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How to Touch a Horse

Horses are a creature of habit. They like a regular routine. Most horses can get used to just about any kind of decent handling. And they feel security when they are handled by someone they are used to.

But there are ways to touch a horse that make it feel comfortable. When you handle a horse's head you should use slow gentle caressing strokes but firm enough that it does not tickle.

Many horses are ear shy from someone handling the ears roughly or applying a twitch to the ear. A twitch is sometimes applied to the ear to distract a horse when it is being doctored. It takes a long time to retrain a horse to allow its ears to be handled after twitching.

Handling the rest of the horse use firm gentle strokes like a massage. Too gentle a stroke tickles. Too firm a wallop hurts. Some day that horse might just wallop you back. If you beat on a horse, some day that horse might just attack you when your back is turned. If you lose patience with a horse don't hold it there and beat on it. Walk away until you cool off. Beating on a horse makes whatever problem even worse. Find a way to solve the problem without punishment. Maybe the horse is pulling a foot away because a fly is bitting it. Handle the feet when there is nothing troubling the horse.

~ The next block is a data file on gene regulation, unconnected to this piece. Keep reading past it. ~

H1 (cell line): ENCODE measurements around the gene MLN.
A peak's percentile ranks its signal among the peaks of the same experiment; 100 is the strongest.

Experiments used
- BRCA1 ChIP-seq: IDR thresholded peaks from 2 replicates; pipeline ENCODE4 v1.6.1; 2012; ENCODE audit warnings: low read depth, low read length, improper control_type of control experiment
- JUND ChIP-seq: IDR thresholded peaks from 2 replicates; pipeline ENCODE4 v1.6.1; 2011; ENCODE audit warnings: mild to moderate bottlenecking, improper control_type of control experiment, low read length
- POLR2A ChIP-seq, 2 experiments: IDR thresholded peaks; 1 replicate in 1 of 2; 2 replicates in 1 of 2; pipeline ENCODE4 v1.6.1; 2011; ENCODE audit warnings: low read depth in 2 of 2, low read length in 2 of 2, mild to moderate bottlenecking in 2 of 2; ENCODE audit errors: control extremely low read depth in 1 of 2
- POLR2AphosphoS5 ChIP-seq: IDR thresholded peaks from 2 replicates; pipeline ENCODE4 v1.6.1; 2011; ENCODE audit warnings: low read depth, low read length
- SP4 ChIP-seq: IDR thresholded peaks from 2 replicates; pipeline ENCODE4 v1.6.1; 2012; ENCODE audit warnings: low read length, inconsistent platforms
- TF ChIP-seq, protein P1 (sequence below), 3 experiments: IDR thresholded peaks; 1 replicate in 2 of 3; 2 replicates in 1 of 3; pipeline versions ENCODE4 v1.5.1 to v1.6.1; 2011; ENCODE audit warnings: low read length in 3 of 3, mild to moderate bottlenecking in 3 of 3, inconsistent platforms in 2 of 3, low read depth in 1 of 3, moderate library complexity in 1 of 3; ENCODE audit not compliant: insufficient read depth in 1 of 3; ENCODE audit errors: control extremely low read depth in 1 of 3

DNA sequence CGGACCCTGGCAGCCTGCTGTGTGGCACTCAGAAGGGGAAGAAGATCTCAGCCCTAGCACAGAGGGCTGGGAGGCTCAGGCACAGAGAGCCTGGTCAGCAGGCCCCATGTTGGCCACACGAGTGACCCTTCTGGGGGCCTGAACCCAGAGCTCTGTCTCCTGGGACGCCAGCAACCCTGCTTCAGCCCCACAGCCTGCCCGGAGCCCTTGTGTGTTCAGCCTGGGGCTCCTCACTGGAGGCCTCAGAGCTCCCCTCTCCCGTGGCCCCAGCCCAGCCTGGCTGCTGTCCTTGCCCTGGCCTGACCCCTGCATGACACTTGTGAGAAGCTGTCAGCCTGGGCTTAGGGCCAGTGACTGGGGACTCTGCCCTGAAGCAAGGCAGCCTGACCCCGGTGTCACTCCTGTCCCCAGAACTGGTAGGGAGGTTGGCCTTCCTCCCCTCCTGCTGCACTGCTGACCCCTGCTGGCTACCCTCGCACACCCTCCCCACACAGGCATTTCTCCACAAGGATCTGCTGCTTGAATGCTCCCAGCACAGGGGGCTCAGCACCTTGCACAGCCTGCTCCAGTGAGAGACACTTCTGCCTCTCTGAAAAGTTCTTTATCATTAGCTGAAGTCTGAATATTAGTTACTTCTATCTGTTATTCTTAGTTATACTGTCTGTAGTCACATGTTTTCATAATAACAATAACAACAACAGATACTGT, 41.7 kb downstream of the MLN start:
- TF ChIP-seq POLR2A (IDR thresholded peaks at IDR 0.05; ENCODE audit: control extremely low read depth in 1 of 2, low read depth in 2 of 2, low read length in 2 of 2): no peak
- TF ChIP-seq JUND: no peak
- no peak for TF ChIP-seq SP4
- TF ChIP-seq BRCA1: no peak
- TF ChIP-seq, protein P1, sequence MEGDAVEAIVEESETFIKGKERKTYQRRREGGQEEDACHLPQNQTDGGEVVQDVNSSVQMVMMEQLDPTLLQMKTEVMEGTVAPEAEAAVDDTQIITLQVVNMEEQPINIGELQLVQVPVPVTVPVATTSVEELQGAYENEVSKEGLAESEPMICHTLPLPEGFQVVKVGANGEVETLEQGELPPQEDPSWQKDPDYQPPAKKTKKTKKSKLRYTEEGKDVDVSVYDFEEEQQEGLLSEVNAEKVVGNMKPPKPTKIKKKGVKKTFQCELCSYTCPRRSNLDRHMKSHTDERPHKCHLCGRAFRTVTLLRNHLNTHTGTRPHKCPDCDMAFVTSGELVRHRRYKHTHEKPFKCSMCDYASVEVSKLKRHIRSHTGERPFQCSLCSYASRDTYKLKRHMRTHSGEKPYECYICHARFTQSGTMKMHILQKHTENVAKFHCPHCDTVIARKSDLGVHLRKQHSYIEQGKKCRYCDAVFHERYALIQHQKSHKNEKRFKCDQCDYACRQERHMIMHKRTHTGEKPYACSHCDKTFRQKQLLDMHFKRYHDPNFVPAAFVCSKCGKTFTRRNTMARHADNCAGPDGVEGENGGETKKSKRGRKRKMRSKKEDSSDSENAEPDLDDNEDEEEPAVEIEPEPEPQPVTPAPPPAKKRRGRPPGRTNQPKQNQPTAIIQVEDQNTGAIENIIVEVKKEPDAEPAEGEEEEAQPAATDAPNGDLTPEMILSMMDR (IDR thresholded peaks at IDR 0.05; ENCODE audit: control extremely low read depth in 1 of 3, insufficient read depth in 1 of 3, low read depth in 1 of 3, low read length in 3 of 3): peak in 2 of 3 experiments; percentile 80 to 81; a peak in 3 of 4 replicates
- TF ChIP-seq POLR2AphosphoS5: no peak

Always take caution around a horse even if it is very gentle. Most accidents happen because a person is careless around their gentle horse. When you drop a hoof pick or comb right behind a horse's back hooves. Don't just bend down to pick it up. Your head will be right in the line of fire of those back hooves. Kick the hoof pick away from the horse, then bend down to pick it up.

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